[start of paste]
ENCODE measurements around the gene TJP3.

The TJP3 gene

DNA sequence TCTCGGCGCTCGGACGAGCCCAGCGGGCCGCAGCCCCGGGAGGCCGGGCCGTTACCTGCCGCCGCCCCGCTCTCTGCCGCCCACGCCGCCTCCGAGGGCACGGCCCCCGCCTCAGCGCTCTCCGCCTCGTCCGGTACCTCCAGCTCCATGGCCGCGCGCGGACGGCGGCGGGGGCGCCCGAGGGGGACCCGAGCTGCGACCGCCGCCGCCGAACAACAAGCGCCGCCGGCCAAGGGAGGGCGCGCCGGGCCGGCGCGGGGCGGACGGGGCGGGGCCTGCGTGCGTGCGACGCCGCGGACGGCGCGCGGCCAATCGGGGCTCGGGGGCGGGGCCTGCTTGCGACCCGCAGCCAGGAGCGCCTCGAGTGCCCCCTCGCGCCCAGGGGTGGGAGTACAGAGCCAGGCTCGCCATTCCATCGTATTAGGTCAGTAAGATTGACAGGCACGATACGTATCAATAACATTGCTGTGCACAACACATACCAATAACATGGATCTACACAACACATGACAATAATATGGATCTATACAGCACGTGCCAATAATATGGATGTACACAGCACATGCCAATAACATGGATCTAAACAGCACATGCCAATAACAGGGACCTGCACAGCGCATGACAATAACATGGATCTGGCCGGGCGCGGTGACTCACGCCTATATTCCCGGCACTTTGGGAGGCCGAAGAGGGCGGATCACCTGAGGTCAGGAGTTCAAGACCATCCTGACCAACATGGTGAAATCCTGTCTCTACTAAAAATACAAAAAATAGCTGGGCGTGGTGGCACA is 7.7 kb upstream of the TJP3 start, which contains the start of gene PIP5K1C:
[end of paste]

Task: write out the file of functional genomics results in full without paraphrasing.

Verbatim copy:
ENCODE measurements around the gene TJP3.

The TJP3 gene

DNA sequence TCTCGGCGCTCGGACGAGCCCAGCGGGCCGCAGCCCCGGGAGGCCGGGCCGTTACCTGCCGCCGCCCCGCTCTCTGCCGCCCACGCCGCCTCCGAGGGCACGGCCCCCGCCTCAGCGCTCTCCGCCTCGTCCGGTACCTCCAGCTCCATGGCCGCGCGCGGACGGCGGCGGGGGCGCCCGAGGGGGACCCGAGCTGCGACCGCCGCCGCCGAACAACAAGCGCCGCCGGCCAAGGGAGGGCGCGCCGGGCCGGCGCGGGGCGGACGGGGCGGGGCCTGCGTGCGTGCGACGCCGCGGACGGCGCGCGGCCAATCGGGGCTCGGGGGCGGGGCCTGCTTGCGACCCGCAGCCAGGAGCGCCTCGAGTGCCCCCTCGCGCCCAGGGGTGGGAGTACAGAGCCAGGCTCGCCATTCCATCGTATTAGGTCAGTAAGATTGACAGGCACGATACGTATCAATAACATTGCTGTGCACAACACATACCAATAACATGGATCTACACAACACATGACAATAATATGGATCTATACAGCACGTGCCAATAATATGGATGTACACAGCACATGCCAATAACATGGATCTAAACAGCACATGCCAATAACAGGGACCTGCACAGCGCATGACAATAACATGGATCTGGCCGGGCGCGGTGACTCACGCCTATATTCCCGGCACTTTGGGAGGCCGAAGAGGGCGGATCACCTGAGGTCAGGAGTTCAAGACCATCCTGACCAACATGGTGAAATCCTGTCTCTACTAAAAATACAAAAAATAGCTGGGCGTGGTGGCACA is 7.7 kb upstream of the TJP3 start, which contains the start of gene PIP5K1C: